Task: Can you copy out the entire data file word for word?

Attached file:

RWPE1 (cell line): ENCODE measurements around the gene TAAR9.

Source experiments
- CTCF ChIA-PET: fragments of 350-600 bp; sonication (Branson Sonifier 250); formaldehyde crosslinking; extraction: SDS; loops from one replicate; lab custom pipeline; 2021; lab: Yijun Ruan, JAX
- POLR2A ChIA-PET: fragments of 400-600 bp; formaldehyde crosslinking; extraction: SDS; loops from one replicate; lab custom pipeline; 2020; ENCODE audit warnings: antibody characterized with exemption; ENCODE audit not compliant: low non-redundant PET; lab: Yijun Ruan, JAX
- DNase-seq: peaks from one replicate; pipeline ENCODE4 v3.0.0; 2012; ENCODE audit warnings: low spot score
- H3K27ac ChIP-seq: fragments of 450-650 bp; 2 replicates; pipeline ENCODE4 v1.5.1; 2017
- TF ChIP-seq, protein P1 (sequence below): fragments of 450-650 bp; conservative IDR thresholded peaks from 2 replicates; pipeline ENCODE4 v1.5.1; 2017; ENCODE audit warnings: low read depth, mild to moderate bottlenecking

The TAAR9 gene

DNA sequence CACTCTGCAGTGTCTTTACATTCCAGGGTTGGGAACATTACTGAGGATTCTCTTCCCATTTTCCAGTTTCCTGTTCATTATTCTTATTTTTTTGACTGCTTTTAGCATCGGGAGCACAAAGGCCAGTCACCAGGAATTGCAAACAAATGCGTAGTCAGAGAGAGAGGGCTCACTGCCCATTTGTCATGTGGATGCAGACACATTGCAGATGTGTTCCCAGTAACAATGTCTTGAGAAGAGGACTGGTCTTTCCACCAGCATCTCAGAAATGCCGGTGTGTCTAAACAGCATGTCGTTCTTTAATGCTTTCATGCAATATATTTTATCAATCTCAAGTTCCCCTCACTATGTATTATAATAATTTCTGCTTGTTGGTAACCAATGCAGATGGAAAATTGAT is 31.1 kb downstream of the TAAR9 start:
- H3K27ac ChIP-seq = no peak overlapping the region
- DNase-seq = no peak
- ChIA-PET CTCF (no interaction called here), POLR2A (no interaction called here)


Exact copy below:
RWPE1 (cell line): ENCODE measurements around the gene TAAR9.

Source experiments
- CTCF ChIA-PET: fragments of 350-600 bp; sonication (Branson Sonifier 250); formaldehyde crosslinking; extraction: SDS; loops from one replicate; lab custom pipeline; 2021; lab: Yijun Ruan, JAX
- POLR2A ChIA-PET: fragments of 400-600 bp; formaldehyde crosslinking; extraction: SDS; loops from one replicate; lab custom pipeline; 2020; ENCODE audit warnings: antibody characterized with exemption; ENCODE audit not compliant: low non-redundant PET; lab: Yijun Ruan, JAX
- DNase-seq: peaks from one replicate; pipeline ENCODE4 v3.0.0; 2012; ENCODE audit warnings: low spot score
- H3K27ac ChIP-seq: fragments of 450-650 bp; 2 replicates; pipeline ENCODE4 v1.5.1; 2017
- TF ChIP-seq, protein P1 (sequence below): fragments of 450-650 bp; conservative IDR thresholded peaks from 2 replicates; pipeline ENCODE4 v1.5.1; 2017; ENCODE audit warnings: low read depth, mild to moderate bottlenecking

The TAAR9 gene

DNA sequence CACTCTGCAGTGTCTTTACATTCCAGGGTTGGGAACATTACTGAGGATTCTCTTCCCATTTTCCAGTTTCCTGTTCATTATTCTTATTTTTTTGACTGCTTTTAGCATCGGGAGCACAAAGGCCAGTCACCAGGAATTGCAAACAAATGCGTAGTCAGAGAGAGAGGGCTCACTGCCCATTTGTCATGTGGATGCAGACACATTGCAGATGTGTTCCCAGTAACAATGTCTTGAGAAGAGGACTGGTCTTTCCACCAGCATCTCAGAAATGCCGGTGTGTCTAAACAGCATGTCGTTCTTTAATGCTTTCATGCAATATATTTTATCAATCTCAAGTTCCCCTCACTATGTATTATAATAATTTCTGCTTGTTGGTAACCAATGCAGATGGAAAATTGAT is 31.1 kb downstream of the TAAR9 start:
- H3K27ac ChIP-seq = no peak overlapping the region
- DNase-seq = no peak
- ChIA-PET CTCF (no interaction called here), POLR2A (no interaction called here)